In Depth
Avoiding Overkill With Joy Orbison

The last time I interviewed Joy Orbison, it was for a cover feature in ATM magazine. We spoke perched on either end of a discarded leather sofa which had been tossed into the alleyway next to the Gramaphone club ahead of his set at Benji B’s club night, Deviation. It probably says a lot about exactly how long ago that was when you consider that the magazine I was writing for no longer exists, the party has since moved on to a new venue and the club we were both sat outside of is now a Mexican restaurant; but it’s pretty safe to say that in the time since, Peter O’Grady’s done a hell of a lot of stuff.

After first breaking out with the now ubiquitous ‘Hyph Mngo,’ his subsequent releases came at something of a trend bucking slow pace. A couple of records put out on his short lived Doldrums imprint, an EP for Aus Music and another 12” on Hotflush populate the first four years of his discography, but from knowing him and watching him up his work rate as a jobbing DJ, it’s always been obvious that he had broader interests to pursue. And frankly that’s always been something I admired in him. Having the gumption to forsake expectation and jog at his own pace has enabled him to retain a sizeable portion of control over his career and it’s afforded him a lot: respected record labels, noteworthy collaborative projects, headline slots, US tours and the ability to shut down the internet when dropping tunes called things like ‘Big Room Tech House DJ Tool - TIP!’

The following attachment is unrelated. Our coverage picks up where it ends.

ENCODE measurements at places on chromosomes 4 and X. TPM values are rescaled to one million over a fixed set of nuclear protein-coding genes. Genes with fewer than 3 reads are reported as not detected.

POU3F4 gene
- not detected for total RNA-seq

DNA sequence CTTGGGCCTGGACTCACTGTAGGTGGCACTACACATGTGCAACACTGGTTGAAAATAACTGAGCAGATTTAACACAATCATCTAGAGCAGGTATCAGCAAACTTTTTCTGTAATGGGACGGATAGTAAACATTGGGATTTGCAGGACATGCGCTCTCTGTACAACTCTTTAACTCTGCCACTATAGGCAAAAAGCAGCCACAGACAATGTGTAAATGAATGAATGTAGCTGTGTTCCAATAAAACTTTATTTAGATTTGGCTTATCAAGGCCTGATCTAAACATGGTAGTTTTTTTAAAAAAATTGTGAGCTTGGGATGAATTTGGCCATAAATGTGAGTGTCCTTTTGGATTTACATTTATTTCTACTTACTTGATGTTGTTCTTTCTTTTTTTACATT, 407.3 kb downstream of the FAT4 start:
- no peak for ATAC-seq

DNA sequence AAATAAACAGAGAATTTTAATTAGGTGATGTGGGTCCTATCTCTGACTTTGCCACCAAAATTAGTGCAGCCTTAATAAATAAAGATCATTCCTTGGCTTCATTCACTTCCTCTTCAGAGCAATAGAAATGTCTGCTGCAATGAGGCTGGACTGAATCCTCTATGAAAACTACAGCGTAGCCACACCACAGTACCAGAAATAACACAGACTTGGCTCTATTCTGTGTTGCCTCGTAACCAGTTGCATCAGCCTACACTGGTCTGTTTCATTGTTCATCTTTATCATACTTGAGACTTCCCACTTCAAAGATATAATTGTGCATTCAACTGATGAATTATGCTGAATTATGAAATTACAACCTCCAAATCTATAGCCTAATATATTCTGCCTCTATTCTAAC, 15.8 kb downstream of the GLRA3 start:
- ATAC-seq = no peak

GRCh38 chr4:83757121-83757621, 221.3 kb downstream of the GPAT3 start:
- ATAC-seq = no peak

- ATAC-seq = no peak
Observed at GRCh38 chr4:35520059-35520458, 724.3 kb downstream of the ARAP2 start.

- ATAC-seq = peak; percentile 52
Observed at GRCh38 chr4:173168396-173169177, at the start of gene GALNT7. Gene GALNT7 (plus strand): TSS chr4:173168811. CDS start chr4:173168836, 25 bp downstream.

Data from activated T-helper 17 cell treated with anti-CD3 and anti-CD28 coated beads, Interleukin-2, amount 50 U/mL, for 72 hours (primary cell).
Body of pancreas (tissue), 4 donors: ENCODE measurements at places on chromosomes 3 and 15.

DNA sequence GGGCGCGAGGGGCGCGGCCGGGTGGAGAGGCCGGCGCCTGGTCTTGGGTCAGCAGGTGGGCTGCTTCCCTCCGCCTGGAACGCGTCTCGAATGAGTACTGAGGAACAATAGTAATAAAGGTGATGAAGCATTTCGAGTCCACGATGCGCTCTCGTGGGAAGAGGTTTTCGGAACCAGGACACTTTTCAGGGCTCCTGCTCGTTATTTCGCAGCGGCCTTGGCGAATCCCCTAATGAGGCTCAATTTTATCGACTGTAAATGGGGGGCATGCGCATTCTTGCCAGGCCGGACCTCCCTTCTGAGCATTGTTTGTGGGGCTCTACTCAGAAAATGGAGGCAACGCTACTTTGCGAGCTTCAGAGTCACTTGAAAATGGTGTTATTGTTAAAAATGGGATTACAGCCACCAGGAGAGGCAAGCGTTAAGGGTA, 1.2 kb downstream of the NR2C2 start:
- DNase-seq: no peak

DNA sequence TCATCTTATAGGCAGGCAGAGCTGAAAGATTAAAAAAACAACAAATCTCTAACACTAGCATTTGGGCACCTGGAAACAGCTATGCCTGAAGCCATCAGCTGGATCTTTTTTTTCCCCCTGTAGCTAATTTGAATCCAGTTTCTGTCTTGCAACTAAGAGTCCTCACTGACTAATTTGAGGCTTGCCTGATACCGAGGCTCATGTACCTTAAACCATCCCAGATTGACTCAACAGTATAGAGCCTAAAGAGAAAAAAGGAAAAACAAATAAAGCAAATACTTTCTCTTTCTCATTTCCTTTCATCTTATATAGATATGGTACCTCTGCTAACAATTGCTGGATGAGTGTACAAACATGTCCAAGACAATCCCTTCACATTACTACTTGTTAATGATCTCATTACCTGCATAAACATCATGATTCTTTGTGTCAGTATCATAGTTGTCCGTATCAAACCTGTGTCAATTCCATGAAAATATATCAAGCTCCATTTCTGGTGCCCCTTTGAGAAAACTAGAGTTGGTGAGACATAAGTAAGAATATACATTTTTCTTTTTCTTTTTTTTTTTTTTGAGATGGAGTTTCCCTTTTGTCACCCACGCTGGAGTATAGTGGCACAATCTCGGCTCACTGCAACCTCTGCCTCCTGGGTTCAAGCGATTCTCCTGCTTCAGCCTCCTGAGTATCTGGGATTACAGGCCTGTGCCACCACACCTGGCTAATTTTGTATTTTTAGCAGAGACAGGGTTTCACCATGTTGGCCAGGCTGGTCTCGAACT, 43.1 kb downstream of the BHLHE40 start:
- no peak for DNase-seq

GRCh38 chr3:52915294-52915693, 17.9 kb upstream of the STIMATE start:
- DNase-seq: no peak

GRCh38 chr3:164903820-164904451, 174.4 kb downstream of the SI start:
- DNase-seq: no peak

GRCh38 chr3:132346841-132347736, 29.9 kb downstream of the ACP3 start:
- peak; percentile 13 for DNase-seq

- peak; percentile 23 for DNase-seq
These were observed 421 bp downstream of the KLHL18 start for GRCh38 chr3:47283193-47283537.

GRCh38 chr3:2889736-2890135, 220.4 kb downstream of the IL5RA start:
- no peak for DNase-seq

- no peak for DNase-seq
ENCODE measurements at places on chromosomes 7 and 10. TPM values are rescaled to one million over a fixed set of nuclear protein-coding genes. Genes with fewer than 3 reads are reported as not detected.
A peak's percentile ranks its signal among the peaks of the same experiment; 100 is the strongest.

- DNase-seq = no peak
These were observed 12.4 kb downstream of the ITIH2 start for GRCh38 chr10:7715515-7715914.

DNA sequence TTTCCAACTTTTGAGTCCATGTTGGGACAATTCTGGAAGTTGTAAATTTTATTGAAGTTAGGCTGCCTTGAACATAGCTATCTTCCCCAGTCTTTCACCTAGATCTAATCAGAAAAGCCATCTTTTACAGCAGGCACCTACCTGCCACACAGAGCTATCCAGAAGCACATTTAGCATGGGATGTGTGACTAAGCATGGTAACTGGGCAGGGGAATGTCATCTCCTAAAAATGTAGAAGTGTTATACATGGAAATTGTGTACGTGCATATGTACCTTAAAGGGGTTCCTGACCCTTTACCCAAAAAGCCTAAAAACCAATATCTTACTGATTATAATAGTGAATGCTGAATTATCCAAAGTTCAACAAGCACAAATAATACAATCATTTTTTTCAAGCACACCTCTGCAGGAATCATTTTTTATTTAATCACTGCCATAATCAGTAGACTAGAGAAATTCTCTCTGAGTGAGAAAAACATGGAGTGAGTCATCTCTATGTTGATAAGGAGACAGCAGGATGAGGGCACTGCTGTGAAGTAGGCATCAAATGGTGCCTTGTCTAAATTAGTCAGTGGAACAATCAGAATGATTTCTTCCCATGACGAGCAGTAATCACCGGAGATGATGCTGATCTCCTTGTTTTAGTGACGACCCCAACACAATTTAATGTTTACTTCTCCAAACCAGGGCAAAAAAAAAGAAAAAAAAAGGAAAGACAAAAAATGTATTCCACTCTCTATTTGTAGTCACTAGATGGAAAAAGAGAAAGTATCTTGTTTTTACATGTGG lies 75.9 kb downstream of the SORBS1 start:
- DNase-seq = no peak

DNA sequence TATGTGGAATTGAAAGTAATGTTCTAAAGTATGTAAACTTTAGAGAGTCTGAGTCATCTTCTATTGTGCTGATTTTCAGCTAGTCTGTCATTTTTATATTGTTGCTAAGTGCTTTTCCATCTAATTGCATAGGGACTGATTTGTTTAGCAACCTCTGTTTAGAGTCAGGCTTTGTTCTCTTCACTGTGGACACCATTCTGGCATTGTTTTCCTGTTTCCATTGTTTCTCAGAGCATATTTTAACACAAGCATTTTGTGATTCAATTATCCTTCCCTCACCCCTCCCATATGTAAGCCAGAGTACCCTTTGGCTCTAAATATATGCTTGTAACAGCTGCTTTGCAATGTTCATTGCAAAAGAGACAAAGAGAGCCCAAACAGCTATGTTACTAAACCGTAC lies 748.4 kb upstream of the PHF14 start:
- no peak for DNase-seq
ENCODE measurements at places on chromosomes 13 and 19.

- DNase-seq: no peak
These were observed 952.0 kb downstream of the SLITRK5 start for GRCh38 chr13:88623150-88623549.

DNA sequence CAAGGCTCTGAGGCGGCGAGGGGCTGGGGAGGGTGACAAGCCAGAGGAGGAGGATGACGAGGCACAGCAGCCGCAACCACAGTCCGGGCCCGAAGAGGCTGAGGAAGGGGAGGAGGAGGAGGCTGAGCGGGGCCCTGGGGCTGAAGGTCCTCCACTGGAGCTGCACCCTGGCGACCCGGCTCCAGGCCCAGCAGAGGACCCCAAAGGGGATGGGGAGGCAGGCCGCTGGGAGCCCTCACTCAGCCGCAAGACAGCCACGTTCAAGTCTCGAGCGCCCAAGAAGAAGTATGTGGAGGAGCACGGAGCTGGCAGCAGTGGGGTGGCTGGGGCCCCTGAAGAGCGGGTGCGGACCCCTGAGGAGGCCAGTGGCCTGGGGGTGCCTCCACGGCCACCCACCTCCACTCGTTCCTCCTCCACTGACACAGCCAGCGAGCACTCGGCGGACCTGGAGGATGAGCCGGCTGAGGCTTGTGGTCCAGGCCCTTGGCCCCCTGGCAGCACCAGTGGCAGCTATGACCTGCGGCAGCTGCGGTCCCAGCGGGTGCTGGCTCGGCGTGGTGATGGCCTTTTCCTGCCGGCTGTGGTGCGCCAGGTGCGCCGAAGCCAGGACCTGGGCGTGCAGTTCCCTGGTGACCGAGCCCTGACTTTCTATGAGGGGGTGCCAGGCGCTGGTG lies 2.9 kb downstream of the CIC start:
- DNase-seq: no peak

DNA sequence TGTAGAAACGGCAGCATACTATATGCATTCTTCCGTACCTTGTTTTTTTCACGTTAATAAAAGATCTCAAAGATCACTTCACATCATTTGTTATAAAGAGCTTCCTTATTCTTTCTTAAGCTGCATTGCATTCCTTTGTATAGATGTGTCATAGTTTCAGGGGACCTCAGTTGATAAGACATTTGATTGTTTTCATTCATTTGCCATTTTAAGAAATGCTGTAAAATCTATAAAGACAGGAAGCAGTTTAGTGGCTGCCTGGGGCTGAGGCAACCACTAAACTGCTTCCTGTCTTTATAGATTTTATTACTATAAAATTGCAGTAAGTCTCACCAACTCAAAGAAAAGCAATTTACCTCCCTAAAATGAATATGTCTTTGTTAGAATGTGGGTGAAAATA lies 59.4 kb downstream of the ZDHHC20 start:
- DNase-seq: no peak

Currently running two record labels - Hinge Finger which he runs alongside Will Bankhead and SunkLo, which is piloted alongside his regular studio partner, Boddika – and DJing to big rooms and confined spaces across the world alike, I caught O’Grady on a phone call on a brisk Wednesday lunchtime ahead of his Room One appearance on 29th November, discussing his career whilst he prepared for a whistle-stop tour of the US where he’ll be playing a series of shows B2B with Hessle Audio’s Ben UFO.

It's been so long since we've chatted and I guess it’s a while since you've actually made any kind of statement - I mean obviously you are running your labels but, what's going on with you? What's really getting you excited about music at the minute?

Well, there's a really interesting middle ground between the house music scene and the… those sort-of-elements that came after dubstep, or the guys who are just into UK stuff. For instance it's really nice to now be able to play with DJs like Gerd Jansen and I might be on the same lineup as Axel Boman or John Talabot or even a Dixon or a Zip or someone... there's just a really good cross pollination of music and I think that that is actually more interesting [now] than it being in these small scenes.